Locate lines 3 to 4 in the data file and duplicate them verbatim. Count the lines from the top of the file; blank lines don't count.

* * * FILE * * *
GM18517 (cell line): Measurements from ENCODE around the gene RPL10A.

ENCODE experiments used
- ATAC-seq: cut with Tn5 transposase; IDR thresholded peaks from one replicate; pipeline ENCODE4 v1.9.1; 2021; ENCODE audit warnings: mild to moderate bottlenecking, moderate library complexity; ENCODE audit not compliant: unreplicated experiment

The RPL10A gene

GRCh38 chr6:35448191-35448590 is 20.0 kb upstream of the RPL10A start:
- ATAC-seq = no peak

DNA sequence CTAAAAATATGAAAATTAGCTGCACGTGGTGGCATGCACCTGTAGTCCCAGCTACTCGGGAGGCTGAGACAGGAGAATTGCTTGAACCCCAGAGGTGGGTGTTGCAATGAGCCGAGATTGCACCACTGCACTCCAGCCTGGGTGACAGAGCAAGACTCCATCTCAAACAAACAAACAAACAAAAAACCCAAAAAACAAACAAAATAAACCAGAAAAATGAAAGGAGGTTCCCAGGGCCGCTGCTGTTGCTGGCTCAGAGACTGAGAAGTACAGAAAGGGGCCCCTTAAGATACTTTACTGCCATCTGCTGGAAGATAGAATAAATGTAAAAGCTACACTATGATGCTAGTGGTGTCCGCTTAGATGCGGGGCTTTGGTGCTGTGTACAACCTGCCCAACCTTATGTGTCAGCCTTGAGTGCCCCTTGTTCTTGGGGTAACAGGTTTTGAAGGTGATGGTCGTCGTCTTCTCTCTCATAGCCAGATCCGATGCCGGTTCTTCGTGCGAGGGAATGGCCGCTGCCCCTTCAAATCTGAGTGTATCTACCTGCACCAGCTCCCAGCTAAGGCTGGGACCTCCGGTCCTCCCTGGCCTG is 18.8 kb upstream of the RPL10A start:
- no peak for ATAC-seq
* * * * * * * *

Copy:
- ATAC-seq: cut with Tn5 transposase; IDR thresholded peaks from one replicate; pipeline ENCODE4 v1.9.1; 2021; ENCODE audit warnings: mild to moderate bottlenecking, moderate library complexity; ENCODE audit not compliant: unreplicated experiment

The RPL10A gene